Funny how fast your mind can change.
Many months ago when I read the requirements for the Cascade Crest 100 I was bummed to find out that trail maintenance is required to enter. Who has time for trail maintenance? I need to train!
Well then I got injured. And then I got injured again. And then my doctor told me to shut 'er down. After four weeks of nothing I am finally walking around a little so with the help of an ankle brace and a dry day I hit Tiger Mountain with the Washington Trails Association (WTA).
ASIDE - I signed up for this day way in advance... as in before I hurt myself. Was it smart to go out on slippery, muddy trails with a bum ankle? Maybe not but nothing happened so I dodged that bullet.
It was super fun!
These guys have volunteering down to a science and a majority of the participants are not only regulars but have been doing this for YEARS. To wit, they give you your own hardhat after five times and your own fleece vest after 15 times. I saw several vests.
These guys help facilitate carpooling, they give you a temporary Discover Pass so you can park at the trailhead, they share snacks and when you get back to the car they have more drinks and snacks. They pretty much remove all the obstacles to showing up.
I carpooled with these two women who were both named Erin and who both had red hair. When I first asked if they wanted to carpool - at the time I had no idea about these similarities - I was told, "Haha! You are asking for trouble if you are daring enough to ride with the two ginger Erins! :-)"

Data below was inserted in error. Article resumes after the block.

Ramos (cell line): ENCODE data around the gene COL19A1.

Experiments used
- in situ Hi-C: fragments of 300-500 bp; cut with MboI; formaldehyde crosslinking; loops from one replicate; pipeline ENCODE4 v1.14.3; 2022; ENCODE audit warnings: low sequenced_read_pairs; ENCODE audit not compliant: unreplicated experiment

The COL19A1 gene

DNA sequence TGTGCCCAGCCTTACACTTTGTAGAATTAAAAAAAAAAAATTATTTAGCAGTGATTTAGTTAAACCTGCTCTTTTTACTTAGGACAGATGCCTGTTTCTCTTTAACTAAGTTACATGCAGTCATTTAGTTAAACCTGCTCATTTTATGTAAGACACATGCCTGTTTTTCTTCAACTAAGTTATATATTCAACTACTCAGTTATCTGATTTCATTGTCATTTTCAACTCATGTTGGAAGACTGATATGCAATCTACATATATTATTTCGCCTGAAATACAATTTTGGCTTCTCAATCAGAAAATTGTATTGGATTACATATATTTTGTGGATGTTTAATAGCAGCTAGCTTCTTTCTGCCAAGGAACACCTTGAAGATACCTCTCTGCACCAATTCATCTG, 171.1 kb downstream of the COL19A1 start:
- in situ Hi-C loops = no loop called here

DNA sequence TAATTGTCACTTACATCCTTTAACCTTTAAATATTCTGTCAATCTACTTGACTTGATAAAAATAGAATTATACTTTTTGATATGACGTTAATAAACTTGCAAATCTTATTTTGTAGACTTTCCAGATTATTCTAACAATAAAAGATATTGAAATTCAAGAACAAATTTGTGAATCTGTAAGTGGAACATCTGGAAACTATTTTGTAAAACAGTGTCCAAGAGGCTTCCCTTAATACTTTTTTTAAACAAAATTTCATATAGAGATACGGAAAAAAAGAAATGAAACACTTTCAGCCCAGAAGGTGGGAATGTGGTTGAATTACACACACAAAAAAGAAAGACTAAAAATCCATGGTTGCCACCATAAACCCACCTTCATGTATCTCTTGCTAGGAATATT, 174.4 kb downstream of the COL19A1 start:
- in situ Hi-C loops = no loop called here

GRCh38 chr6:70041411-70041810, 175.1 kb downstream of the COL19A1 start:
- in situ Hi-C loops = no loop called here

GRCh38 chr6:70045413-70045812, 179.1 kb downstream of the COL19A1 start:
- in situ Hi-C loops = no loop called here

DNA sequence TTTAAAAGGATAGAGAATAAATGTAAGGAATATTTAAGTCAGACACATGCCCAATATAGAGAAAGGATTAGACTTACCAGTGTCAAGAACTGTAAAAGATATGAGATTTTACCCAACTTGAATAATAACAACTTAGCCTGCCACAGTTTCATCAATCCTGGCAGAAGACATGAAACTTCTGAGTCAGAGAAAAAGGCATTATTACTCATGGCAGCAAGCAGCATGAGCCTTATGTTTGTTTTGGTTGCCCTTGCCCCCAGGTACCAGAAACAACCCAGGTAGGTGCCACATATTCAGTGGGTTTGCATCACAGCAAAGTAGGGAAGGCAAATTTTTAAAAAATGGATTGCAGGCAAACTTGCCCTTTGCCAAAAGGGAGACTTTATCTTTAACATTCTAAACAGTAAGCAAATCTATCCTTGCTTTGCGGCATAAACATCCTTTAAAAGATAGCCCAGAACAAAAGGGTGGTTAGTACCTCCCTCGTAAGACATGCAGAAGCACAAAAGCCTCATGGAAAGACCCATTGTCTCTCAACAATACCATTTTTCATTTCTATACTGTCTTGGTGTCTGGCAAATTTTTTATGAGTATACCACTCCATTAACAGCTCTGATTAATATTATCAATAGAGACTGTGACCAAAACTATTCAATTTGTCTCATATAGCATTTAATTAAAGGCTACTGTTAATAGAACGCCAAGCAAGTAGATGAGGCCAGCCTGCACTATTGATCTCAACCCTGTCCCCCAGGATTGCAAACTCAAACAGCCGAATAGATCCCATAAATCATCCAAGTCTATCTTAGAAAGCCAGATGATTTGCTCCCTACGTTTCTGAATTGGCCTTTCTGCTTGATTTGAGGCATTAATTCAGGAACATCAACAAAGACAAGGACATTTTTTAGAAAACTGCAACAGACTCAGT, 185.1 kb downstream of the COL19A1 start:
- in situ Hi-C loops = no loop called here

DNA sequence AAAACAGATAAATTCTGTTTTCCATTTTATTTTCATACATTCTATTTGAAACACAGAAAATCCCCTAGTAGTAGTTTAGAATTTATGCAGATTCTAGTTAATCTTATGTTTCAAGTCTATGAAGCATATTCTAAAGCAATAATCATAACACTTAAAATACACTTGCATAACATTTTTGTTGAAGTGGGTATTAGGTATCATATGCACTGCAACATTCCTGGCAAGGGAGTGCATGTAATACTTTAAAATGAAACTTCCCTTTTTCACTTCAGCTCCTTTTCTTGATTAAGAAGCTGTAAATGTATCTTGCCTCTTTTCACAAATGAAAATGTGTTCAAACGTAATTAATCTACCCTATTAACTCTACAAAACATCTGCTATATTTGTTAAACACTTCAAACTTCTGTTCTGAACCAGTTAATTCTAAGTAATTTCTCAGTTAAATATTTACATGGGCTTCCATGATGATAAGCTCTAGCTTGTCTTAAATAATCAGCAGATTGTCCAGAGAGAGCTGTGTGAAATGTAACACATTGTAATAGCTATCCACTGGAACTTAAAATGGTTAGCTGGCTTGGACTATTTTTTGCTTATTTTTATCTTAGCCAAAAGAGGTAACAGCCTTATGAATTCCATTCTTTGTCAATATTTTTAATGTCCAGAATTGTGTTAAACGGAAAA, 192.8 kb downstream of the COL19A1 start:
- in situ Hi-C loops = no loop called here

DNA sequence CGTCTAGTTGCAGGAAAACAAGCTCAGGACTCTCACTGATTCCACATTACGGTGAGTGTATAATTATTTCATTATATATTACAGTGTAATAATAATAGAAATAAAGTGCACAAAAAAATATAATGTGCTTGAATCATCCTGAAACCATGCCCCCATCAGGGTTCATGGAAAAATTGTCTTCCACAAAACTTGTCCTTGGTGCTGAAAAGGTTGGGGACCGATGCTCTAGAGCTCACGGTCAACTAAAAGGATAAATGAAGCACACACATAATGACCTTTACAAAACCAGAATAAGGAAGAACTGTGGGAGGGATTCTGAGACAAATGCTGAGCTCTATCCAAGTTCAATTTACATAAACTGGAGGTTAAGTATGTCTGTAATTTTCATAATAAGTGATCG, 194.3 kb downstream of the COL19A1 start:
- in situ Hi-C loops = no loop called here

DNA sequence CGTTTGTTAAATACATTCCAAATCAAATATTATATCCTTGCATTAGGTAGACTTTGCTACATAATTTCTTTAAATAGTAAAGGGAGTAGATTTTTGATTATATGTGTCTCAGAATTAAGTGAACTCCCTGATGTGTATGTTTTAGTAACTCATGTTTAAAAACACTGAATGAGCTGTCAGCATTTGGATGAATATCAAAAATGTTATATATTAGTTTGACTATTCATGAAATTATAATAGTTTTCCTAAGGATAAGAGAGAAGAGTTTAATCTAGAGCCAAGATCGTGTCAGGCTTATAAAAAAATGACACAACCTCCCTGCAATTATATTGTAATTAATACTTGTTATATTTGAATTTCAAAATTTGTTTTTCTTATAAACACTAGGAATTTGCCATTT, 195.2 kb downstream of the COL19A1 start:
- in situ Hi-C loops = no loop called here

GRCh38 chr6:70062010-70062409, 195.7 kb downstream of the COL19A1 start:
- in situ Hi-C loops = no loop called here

Look out I guess.
Turns out both Erins were really cool, the one driving has a f'ing lead foot (which was also really cool) and one is a web developer and the other a preservationist so every conversation was really interesting.
We parked at the Preston exit and had to walk two miles to the bridges we were going to build, Let me just say that on the north side of Tiger it was COLD. Add in the fact that this was day three of the juice cleanse Shelley and I were finishing up and I had no fuel to keep myself warm. Did I mention there was snow up by the bridges?
Trail work is positively medieval. You carry the tools you need to the site, sometimes you carry lumber (and rebar and nails and webbing and rope), you cut down trees that you will use, you skin the trees, you prune off the branches, you dig the holes, you chop the slots in the logs, you nail on the planks, you re-route the trails and then you carry the tools back down. And then you have drinks and brownies and cookies (if you don't happen to be on a juice cleanse...). It was really cool.
I learned that you need to dress appropriately! As in you need real boots and not some pretty-boy trail running shoes and Carhartt and fleece you got from Value Village because guaranteed everything you wear will come back caked with mud.
As we were heading up I waited at an intersection for the rest of the group and who should I see but Bryan Estes out on a run. It was fun to see him but as he danced away up the trail I looked down at my ankle brace and got bummed out again. Sigh.
Giving back is so good for the soul and I can't think of an organization that does it better than WTA. We take so much of what we use for granted be it local trails or excellent commercial-free radio. Why not contribute/donate? I can't think of a reason not to. I will be back.
|Workout Food||BluePrint Juice Cleanse (bottles 2-4), tea|
|Time of Day||9:00 AM|
|Workout Type||manual labor|
|Equipment||Brooks Cascadia 7|